Second, the interpersonal approach sees important interpersonal relationships and the individual’s primary role in society as providing an important context for development and maintenance of psychopathology (Klerman et al., 1984; Sullivan, 1953). In SAD, social anxiety per se is, and its immediate consequences are focused mostly on strangers and acquaintances, less so on close friends and family. However, a growing body of research indicates that SAD is associated with a range of difficulties in close relationships (Alden & Taylor, 2004; Davila & Beck, 2002; Neal & Edelmann, 2003). Interpersonal difficulties include fewer close friends in adolescence (Beidel et al., 1999), fewer heterosexual relationships in college (Dodge et al., 1987), greater likelihood of remaining unmarried (Schneier et al., 1992), more problems with intimacy in romantic relationships (Wenzel, 2002), and relationships characterized by dependence and unassertiveness (Davila & Beck, 2002; Stangier et al., 2006). Some of these interpersonal difficulties emerge in childhood and adolescence in the form of peer neglect and rejection as well as harassment, teasing, and bullying (Beidel et al., 1999; Crick et al., 1993; LaGreca & Lopez, 1998; Storch & Masia- Warner, 2004). Beidel et al. (1999) found that children and adolescents with SAD experienced distress due to lack of friendships. The interpersonal model sees these difficulties not merely as sequelae of social anxiety and avoidance but as interacting reciprocally to help develop and maintain this disorder. Interactional patterns that characterize SAD are understood within the context of broader difficulties of human attachment (Ainsworth & Bowlby, 1991; Bowlby, 1973).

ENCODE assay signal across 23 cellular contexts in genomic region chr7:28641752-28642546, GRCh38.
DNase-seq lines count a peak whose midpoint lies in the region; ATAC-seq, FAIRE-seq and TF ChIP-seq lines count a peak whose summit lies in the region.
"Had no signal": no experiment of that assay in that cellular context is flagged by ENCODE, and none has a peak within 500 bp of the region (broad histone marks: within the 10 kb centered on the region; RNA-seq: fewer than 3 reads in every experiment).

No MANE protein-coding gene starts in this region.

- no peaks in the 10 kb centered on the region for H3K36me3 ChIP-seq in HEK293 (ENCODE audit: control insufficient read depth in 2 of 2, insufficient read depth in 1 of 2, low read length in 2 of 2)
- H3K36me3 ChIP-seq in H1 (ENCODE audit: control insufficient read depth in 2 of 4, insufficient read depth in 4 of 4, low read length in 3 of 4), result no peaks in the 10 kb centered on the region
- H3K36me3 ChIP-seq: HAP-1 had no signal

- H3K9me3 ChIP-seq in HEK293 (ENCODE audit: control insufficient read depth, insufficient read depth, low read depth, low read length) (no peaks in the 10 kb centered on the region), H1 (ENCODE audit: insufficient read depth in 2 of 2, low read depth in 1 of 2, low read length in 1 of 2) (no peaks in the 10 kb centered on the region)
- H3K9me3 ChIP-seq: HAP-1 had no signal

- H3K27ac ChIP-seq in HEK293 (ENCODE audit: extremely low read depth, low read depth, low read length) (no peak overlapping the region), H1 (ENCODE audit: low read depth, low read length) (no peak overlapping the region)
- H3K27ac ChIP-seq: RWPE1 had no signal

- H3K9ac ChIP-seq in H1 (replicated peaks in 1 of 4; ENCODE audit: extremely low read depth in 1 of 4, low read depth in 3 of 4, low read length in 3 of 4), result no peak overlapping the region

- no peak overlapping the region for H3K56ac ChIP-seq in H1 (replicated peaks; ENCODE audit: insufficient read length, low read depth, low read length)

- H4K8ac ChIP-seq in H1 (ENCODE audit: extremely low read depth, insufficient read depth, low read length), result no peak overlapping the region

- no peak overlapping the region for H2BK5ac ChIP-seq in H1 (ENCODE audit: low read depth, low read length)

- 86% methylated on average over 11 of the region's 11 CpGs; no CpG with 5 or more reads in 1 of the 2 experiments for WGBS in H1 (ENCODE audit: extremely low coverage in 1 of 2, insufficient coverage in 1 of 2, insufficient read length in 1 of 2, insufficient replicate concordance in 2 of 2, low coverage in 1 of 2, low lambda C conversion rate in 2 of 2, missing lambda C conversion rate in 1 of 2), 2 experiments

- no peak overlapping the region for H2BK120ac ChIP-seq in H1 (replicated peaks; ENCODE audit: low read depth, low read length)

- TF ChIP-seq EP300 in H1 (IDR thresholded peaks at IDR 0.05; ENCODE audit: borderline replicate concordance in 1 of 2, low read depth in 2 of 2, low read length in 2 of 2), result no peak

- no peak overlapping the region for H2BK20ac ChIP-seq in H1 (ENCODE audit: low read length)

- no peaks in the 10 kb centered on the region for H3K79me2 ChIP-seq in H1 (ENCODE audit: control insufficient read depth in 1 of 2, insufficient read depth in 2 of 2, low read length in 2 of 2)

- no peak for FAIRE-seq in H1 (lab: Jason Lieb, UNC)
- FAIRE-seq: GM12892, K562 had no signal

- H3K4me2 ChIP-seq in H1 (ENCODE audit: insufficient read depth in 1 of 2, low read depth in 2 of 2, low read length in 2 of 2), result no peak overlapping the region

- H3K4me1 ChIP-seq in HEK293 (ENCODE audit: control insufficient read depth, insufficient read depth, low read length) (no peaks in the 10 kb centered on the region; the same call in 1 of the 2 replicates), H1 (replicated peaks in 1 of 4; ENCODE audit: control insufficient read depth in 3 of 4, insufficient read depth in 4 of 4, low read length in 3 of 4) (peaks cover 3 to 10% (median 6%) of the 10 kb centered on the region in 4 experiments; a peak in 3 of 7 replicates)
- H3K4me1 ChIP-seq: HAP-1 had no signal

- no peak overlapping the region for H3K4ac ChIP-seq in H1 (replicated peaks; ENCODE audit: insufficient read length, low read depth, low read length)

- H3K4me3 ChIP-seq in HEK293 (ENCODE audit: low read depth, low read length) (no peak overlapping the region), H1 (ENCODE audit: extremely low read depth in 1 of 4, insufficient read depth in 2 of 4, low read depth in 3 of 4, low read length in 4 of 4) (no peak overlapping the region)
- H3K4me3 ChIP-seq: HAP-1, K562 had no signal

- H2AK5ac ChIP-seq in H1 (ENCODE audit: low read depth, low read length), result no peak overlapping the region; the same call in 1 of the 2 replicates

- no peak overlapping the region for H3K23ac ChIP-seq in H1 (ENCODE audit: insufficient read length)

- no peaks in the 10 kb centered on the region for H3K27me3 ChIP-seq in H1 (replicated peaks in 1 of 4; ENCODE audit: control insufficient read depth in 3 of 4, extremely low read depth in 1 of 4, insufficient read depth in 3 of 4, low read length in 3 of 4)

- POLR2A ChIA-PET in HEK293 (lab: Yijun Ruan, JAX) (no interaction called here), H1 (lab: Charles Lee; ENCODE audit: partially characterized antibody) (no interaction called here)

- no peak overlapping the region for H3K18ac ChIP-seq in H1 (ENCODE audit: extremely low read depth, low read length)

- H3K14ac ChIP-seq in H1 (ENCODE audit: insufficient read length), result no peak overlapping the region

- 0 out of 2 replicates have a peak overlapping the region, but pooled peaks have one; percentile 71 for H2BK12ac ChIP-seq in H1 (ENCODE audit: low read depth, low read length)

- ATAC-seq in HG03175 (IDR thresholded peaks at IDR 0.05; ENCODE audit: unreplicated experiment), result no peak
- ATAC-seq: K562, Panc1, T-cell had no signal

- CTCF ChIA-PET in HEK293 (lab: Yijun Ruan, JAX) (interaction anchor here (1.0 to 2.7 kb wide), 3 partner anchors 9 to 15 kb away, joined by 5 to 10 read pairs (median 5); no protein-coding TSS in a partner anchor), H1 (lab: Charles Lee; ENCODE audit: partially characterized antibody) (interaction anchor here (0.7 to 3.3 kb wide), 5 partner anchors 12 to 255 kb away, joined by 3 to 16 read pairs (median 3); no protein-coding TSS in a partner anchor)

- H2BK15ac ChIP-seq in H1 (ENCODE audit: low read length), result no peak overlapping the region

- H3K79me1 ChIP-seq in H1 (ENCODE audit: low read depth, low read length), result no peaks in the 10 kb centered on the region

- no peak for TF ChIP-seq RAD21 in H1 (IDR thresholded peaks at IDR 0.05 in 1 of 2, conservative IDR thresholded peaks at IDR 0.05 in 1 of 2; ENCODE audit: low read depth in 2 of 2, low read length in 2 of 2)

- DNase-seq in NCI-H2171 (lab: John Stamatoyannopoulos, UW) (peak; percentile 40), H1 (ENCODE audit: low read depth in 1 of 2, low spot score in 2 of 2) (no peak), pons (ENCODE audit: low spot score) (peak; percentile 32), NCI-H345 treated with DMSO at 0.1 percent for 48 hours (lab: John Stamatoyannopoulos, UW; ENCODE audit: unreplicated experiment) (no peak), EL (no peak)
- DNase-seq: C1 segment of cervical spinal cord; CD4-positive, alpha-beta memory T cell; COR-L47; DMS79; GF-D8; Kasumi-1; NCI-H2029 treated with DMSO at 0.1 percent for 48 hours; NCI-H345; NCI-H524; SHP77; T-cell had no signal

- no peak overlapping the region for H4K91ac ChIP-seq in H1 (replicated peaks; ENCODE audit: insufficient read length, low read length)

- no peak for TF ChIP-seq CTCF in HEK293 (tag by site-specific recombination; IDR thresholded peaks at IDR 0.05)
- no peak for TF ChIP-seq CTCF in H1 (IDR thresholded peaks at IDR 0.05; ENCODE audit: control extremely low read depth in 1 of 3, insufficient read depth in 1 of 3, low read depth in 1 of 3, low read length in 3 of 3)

The role of close relationships in SAD is supported by additional lines of research. Cuming and Rapee (2010) found that for women, social anxiety was associated with decreased self-exposure even within intimate relationships. When Grewen et al. (2003) randomized couples to “warm contact” or no contact immediately prior to a recorded speech task, individuals receiving warm contact demonstrated lower blood pressure and lower heart rate compared to the low-contact group. This suggests that features of a close relationship may moderate the effects of feared social situations for the socially anxious. Finally, Russel et al. (2011) recently found that emotionally secure situations led to increased pro-social behavior for the socially anxious, suggesting that engaging aspects of the real social situation can help the individual overcome social anxiety and avoidance.